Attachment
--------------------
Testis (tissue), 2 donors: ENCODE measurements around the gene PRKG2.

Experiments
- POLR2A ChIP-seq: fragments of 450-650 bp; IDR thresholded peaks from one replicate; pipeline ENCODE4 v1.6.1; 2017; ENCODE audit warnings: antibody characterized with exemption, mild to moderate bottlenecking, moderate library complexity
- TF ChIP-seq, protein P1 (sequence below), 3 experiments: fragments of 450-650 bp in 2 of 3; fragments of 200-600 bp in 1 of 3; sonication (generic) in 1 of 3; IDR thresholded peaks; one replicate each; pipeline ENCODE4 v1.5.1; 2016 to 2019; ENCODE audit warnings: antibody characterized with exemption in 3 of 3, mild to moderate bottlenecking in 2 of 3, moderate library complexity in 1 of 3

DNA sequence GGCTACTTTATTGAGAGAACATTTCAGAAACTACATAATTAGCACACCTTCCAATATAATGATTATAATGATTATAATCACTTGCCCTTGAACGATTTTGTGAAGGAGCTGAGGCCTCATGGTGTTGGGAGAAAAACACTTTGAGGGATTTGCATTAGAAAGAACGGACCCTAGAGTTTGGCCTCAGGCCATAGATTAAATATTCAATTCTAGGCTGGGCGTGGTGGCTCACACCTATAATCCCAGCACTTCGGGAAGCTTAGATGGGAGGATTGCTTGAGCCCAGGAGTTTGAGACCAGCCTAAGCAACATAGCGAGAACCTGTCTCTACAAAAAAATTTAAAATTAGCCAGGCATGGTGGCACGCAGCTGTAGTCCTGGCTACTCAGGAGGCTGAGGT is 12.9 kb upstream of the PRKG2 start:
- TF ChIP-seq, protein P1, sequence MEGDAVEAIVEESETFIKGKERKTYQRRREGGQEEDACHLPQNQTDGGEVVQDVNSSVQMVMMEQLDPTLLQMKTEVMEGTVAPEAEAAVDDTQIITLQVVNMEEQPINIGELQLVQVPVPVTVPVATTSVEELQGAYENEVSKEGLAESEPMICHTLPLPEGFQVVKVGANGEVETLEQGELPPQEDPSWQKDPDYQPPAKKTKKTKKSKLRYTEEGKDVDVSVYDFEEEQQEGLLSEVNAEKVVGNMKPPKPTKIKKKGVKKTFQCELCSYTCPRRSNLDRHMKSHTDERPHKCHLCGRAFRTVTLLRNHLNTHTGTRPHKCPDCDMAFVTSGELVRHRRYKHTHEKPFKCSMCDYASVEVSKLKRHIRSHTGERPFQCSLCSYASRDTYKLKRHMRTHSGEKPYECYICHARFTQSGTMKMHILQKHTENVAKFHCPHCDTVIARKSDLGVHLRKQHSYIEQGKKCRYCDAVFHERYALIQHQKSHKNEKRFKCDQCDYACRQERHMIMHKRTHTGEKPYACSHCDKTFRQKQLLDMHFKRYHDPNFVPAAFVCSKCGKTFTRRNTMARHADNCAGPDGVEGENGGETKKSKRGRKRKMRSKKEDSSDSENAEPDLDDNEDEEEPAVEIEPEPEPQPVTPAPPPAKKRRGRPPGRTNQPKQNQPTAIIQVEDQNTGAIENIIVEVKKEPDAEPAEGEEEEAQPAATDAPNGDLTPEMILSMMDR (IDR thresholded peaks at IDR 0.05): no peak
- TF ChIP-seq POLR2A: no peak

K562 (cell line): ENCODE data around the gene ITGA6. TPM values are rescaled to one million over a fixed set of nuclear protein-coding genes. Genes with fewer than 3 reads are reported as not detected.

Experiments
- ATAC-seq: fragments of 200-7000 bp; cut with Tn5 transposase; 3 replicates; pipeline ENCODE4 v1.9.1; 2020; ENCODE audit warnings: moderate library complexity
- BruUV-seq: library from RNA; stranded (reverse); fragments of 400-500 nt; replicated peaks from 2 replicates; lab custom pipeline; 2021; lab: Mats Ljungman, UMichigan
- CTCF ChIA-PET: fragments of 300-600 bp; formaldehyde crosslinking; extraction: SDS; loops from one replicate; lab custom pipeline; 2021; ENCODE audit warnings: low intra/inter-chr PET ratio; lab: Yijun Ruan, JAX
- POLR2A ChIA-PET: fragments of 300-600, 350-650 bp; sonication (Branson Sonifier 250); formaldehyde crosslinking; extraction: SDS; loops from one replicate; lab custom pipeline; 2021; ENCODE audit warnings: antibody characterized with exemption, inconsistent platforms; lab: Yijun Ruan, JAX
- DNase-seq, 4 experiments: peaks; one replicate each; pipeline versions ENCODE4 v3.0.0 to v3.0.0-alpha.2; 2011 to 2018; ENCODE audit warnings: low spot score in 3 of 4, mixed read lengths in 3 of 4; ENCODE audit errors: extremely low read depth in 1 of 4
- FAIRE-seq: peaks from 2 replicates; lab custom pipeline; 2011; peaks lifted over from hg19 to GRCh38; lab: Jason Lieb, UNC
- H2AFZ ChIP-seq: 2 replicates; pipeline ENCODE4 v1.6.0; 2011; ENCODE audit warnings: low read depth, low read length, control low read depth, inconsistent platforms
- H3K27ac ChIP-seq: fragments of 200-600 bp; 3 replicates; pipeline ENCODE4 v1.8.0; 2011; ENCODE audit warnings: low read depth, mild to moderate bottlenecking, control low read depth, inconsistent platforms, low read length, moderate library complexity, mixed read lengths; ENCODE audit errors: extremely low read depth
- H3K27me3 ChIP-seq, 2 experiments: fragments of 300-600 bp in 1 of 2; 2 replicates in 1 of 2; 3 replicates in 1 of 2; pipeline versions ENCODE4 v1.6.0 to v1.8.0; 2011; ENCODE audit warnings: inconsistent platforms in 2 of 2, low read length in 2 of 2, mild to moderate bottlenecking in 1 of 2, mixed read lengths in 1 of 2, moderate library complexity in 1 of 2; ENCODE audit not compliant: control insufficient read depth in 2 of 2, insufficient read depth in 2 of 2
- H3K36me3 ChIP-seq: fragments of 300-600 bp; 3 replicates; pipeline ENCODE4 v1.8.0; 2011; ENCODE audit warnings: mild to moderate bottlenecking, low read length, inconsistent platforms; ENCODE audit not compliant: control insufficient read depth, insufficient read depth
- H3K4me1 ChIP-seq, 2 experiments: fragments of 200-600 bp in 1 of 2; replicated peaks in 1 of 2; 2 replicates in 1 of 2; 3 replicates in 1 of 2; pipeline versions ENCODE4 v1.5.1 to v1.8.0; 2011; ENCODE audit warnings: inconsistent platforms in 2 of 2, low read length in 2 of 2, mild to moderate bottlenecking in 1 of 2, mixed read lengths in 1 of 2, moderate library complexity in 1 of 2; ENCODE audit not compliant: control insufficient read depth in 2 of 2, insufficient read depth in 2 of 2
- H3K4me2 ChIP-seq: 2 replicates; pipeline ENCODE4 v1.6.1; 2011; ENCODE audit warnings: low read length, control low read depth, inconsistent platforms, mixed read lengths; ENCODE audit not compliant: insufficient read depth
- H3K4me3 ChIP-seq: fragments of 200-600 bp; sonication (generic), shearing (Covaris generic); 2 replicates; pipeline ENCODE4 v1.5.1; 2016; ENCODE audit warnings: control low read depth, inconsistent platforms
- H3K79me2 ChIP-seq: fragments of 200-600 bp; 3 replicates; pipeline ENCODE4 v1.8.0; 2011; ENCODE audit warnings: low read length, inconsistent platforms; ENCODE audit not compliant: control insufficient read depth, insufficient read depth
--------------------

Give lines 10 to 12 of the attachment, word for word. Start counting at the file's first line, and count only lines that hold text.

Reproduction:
- ATAC-seq: fragments of 200-7000 bp; cut with Tn5 transposase; 3 replicates; pipeline ENCODE4 v1.9.1; 2020; ENCODE audit warnings: moderate library complexity
- BruUV-seq: library from RNA; stranded (reverse); fragments of 400-500 nt; replicated peaks from 2 replicates; lab custom pipeline; 2021; lab: Mats Ljungman, UMichigan
- CTCF ChIA-PET: fragments of 300-600 bp; formaldehyde crosslinking; extraction: SDS; loops from one replicate; lab custom pipeline; 2021; ENCODE audit warnings: low intra/inter-chr PET ratio; lab: Yijun Ruan, JAX